Winds of change in Congress buffet Md. delegation

September 20, 1992|By Tom Bowman | Tom Bowman,Washington Bureau

WASHINGTON -- The winds of change that are sweeping through the House and Senate are also buffeting Maryland's congressional delegation.

The arrival of the state's eight representatives and two senators on Capitol Hill in January will mark the end of a political dynasty, the election of a new African-American lawmaker and a choice between two congressmen to represent the 1st District.

Those are the definite changes. And there's the possibility of another.

Rep. Steny H. Hoyer of Prince George's County faces a battle against GOP challenger Larry Hogan Jr. in the newly drawn and more conservative 5th District.

Together with a large chunk of Mr. Hoyer's home county, the district includes parts of Anne Arundel and the three Southern Maryland counties of Calvert, Charles and St. Mary's.

The remaining four House members, Reps. Benjamin L. Cardin, Kweisi Mfume, Helen Delich Bentley and Constance A. Morella, are expected to retain their seats.

All four survived congressional redistricting last fall with the bulk of their current districts intact. They also are raising and spending far more money than their little-known opponents.

At the same time, Sen. Barbara A. Mikulski, a liberal Baltimore Democrat, is expected to easily win a second six-year term.

Political analysts are calling it the safest Senate seat in the country. Polls show her with a wide lead over conservative GOP challenger Alan L. Keyes of Montgomery County, a former United Nations official who lost a 1988 Senate bid against Maryland's other Democratic senator, Paul S. Sarbanes.

Mr. Keyes was hurt by news reports he is collecting $8,500 per month in salary from his campaign account.

After nearly 50 years on the 6th District congressional ballot in Western Maryland, the Byron name will be absent this November.

Rep. Beverly B. Byron of Frederick, dean of the state's congressional delegation and a top member of the Armed Services Committee, was defeated by state Del. Tom Hattery of Mount Airy in the Democratic primary in March. Mrs. Byron, elected in 1978 to the seat held by her husband, mother-in-law and father-in-law before her, blamed anti-incumbent sentiment for her loss.

She was the first member of Congress defeated in a primary this year.

But others in the district, including supporters, said she took the seat for granted and failed to mount an effective campaign.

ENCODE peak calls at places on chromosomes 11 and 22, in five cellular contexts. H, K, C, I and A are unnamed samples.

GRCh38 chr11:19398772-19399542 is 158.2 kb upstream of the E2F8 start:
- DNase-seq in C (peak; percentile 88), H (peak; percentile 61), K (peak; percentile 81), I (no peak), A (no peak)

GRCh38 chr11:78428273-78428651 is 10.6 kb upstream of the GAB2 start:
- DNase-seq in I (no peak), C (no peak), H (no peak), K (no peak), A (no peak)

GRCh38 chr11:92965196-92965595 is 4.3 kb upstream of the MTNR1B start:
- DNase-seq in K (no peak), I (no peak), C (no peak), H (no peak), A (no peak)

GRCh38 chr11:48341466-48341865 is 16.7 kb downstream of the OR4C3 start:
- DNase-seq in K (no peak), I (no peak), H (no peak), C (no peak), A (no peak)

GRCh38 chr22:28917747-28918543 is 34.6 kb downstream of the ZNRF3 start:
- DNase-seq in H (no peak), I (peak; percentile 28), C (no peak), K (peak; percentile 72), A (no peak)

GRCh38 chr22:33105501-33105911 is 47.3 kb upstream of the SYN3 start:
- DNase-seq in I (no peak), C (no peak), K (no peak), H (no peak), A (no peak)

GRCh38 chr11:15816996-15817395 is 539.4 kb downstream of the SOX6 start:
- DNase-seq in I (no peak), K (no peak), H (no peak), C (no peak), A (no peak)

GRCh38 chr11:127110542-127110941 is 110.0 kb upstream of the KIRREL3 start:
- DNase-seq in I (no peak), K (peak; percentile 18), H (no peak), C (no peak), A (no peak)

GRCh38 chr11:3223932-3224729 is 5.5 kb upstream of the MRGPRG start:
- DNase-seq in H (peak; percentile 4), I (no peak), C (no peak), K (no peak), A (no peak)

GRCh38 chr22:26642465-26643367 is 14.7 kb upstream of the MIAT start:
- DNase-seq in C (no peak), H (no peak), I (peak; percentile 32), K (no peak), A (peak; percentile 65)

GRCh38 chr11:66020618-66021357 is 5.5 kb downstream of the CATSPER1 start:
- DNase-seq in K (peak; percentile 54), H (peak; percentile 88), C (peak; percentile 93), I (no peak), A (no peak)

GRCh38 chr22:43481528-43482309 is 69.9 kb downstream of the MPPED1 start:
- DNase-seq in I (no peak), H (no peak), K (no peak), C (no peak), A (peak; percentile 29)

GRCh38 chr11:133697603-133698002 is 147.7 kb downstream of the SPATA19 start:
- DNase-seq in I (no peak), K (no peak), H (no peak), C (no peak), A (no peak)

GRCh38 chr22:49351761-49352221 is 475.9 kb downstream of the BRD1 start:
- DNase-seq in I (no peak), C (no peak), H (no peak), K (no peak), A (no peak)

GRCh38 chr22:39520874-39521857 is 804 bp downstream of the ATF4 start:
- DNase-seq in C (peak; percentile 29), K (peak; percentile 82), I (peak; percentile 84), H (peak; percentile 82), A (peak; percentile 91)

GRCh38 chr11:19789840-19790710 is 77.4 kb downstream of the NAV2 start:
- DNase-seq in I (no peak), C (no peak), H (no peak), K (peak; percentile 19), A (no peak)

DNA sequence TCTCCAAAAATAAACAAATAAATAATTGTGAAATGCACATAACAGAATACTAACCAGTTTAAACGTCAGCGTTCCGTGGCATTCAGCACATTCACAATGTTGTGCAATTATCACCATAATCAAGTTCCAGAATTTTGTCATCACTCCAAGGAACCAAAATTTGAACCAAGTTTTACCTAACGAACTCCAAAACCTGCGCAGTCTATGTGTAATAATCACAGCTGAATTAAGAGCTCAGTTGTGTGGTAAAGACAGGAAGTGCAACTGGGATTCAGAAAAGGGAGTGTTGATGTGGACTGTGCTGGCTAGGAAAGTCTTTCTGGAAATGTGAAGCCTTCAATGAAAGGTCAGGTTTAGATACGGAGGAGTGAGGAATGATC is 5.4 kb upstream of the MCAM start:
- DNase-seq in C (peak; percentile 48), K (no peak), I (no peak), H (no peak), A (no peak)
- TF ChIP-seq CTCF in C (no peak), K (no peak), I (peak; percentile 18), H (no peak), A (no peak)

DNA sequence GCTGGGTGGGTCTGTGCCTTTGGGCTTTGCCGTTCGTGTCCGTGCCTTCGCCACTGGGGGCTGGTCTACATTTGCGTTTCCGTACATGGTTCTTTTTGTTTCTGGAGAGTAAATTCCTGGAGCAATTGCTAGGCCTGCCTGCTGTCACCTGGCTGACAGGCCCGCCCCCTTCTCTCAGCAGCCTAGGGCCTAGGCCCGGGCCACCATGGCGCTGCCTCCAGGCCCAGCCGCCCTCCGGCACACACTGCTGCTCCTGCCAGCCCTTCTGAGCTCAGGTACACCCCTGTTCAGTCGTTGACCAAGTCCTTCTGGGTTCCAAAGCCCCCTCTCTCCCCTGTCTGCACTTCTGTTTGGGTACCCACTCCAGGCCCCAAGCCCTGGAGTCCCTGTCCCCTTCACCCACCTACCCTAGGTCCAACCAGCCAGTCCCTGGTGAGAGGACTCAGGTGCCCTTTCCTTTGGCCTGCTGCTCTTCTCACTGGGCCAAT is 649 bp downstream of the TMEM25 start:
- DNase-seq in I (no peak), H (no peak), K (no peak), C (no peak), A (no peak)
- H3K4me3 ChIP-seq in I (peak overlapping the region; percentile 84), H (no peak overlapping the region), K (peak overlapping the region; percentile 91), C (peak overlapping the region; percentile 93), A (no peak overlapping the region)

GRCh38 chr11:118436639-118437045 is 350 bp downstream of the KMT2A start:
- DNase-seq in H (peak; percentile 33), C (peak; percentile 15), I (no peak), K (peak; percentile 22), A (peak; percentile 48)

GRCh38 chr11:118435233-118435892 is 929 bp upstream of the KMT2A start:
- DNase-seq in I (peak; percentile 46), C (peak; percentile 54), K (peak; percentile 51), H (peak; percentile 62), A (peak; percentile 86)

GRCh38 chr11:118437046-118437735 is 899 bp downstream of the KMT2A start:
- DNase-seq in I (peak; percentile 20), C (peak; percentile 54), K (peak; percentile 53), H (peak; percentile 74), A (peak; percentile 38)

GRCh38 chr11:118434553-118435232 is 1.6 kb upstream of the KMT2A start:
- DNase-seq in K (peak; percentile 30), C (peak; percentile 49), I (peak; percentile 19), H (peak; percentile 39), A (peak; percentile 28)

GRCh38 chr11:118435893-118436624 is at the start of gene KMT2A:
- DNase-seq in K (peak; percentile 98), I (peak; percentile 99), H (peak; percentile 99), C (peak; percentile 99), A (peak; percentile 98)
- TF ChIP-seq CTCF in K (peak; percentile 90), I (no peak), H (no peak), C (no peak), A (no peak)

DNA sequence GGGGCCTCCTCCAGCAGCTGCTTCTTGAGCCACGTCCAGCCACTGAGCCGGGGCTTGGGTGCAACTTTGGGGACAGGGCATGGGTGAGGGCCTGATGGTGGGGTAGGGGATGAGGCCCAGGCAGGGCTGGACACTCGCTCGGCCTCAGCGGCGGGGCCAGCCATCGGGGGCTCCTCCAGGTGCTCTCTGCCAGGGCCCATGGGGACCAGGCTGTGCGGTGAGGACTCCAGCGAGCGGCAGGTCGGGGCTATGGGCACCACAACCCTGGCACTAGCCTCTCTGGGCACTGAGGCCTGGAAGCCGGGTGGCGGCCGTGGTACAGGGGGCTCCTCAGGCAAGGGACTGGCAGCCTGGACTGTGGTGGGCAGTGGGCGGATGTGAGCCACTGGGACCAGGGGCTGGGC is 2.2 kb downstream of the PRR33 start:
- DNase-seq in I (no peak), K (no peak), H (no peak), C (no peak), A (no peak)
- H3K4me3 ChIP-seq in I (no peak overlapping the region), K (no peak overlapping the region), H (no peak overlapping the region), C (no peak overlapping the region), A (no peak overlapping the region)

Some Democrats said her conservative views -- an anti-abortion stand and opposition to increasing the minimum wage -- were out of touch with her district.

Organized labor is working hard to ensure a victory by Mr. Hattery, who faces GOP nominee Roscoe Bartlett, a Frederick engineer. Still, Mr. Bartlett can breathe a little easier because the 6th District is the only congressional district in the state where Republicans outnumber Democrats, although only by a few hundred voters. It should offer him a boost on Nov. 3.

Nov. 3 will also see the election of a black congressman to represent some of Maryland's Washington suburbs. The large increase in the black population of Prince George's County required the creation of a majority-black district under the federal Voting Rights Act.

State lawmakers carved the new district from parts of Prince George's and Montgomery counties last fall as part of the once-a-decade congressional redistricting.

Two black candidates, Democrat Albert R. Wynn, a state delegate, and Republican Michele Dyson, the owner of a Silver Spring computer consulting firm, are vying to represent the new 4th Congressional District.

Both Mr. Hattery and Mr. Wynn are the favored candidates, owing to their state legislative constituencies and powerful campaign war chests. Should they triumph, they will bring to Congress legislative experience, like many other congressional candidates throughout the nation.

Congressional redistricting has also pitted two congressmen against each other: Tom McMillen, an Anne Arundel Democrat, and Wayne T. Gilchrest, an Eastern Shore Republican.

The new 1st District stretches from Curtis Bay in Baltimore to Crisfield on the lowest reaches of the Eastern Shore.

Fifty-seven percent of the district is on the Shore, which gives an advantage to Mr. Gilchrest, a freshman lawmaker who defeated scandal-tainted Rep. Roy Dyson in 1990. Still, Mr. McMillen is running hard, raising nearly six times as much money as his opponent and picking up support from the Shore's Democratic leaders.

Meanwhile, Mr. Hoyer is trying to convince Southern Maryland that as chairman of the Democratic Caucus, fourth in line to the House Speaker, and a member of the powerful Appropriations Committee, he will be better able to look after the 5th District's interests, particularly the federal defense and civilian agencies that dot the region.

To drive this point home even further, the congressman has switched from the Appropriations subcommittee on the District of Columbia to one that deals with military construction.

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